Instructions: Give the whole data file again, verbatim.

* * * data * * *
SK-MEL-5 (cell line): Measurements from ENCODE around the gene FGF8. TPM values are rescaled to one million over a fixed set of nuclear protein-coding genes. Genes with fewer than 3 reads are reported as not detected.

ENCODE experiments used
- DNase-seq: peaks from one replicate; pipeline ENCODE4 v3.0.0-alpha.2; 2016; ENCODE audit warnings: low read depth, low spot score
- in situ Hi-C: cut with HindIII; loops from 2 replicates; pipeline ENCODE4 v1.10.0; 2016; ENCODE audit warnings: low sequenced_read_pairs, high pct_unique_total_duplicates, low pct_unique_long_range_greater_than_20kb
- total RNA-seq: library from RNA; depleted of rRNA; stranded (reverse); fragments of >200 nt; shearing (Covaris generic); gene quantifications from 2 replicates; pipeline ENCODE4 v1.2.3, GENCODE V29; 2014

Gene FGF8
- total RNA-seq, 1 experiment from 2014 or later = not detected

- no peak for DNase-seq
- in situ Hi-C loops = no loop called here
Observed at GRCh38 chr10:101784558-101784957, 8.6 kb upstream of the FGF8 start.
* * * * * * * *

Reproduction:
SK-MEL-5 (cell line): Measurements from ENCODE around the gene FGF8. TPM values are rescaled to one million over a fixed set of nuclear protein-coding genes. Genes with fewer than 3 reads are reported as not detected.

ENCODE experiments used
- DNase-seq: peaks from one replicate; pipeline ENCODE4 v3.0.0-alpha.2; 2016; ENCODE audit warnings: low read depth, low spot score
- in situ Hi-C: cut with HindIII; loops from 2 replicates; pipeline ENCODE4 v1.10.0; 2016; ENCODE audit warnings: low sequenced_read_pairs, high pct_unique_total_duplicates, low pct_unique_long_range_greater_than_20kb
- total RNA-seq: library from RNA; depleted of rRNA; stranded (reverse); fragments of >200 nt; shearing (Covaris generic); gene quantifications from 2 replicates; pipeline ENCODE4 v1.2.3, GENCODE V29; 2014

Gene FGF8
- total RNA-seq, 1 experiment from 2014 or later = not detected

- no peak for DNase-seq
- in situ Hi-C loops = no loop called here
Observed at GRCh38 chr10:101784558-101784957, 8.6 kb upstream of the FGF8 start.